The win in the deal for the ethical consumer is a status gain among their ethical peer group. The reputation system is likely to be fairly basic at the outset becoming more elaborate as it evolves and grows. Consumers are not currently being supplied with a sustainable environment with fair opportunity for all. The ultimate win for our children is a fairly run sustainable world.
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    Nov 18 2013: Why the consumer? We all know self regulation never works, only sanctions and potential punishments do. Why not global regulation at the point of origin, or at the nation level, imposing tight controls of imports? I can tell you why, because the average consumer is more concerned to save a few dollars than any higher ideals or any concepts that require extra cost or responsibility.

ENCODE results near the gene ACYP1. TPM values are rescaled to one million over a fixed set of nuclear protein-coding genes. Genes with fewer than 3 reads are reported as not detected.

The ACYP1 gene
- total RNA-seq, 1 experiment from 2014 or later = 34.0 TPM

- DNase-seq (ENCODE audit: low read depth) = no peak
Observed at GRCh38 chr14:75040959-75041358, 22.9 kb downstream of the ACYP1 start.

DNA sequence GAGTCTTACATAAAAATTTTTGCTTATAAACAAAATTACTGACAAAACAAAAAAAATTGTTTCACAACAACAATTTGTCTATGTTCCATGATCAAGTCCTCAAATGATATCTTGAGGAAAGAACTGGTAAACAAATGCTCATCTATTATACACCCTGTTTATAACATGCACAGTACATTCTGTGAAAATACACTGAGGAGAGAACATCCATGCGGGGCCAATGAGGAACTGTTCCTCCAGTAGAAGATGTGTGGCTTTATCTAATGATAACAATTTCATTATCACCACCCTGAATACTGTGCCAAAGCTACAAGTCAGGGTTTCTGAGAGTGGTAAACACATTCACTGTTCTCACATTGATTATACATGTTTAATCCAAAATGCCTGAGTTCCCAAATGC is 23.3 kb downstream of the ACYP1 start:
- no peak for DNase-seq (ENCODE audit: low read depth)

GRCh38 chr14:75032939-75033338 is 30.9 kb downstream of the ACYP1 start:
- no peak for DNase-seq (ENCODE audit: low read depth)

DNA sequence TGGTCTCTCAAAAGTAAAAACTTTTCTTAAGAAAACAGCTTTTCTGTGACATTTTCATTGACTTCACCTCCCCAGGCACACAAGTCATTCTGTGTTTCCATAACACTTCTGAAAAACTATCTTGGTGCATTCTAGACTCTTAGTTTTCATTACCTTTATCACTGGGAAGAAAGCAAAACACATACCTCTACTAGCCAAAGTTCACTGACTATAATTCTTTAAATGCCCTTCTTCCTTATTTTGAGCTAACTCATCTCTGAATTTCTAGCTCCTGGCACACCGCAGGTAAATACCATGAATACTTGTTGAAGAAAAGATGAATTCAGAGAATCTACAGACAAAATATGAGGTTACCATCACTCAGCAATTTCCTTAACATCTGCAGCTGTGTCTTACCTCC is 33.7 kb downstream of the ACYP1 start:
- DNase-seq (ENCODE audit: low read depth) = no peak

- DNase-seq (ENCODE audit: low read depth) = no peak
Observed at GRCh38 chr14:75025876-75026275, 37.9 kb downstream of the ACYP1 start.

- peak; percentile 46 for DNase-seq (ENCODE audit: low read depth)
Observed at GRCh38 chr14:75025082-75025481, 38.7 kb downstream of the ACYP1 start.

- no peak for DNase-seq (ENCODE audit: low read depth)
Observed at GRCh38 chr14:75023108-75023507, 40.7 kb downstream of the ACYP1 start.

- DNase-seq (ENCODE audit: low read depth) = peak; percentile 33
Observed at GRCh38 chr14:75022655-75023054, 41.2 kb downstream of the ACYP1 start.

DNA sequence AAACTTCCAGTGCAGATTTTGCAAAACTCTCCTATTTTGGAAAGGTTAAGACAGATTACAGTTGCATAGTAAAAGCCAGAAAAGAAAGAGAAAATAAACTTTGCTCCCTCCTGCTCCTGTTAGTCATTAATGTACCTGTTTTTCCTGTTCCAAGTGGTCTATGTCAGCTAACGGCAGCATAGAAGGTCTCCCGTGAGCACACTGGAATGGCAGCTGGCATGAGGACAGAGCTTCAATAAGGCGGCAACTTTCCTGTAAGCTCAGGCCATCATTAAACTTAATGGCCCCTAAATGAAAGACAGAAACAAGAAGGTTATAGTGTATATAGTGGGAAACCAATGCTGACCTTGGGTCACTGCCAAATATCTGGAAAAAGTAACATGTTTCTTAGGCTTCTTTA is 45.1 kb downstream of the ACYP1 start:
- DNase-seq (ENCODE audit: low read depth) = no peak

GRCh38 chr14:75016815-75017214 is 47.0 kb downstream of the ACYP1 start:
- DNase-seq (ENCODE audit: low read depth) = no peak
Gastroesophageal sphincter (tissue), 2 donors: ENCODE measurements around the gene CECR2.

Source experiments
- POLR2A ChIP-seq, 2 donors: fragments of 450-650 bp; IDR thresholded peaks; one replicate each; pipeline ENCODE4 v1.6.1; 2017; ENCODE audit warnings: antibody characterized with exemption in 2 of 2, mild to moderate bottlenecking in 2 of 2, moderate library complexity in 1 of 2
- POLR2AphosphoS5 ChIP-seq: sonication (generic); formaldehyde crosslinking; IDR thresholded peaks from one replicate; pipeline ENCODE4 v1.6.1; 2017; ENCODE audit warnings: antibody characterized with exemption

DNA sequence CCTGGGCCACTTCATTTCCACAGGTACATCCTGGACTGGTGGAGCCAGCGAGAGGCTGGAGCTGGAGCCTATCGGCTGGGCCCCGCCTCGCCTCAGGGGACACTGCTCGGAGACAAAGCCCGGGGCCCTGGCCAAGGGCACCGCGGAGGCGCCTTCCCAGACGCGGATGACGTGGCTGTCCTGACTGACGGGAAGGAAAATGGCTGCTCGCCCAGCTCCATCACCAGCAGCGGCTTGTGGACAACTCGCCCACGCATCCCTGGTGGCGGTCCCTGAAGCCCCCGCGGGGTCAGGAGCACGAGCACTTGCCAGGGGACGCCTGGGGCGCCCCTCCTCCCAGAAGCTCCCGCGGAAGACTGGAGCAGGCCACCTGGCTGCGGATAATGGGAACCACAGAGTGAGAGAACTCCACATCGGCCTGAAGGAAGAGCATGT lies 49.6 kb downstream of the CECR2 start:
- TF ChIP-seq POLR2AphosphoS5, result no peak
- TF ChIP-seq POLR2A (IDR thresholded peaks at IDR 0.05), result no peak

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      Nov 19 2013: Hi Greg,

      I'd say we don't all know "self regulation never works". it's how I achieve my own personal goals of helping others. A lot of change has happened over the past two decades in consumer awareness. Fair trade has made a lot of progress, as well as any eco-conscious product. We're definately not there yet.

      Why wait around for the governments of the world to change? We can work on import regulation too, but I guess I have more faith in people's willingness to help when given an opportunity. Frankly I have less faith in politicians and the political process than I do in people collectively.
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    Nov 18 2013: [edit: apparently ISO has a standard for social responsibility: ISO 26000, however they state "provides guidance rather than requirements, so it cannot be certified to unlike some other well-known ISO standards." which means that it is ineffective in this context]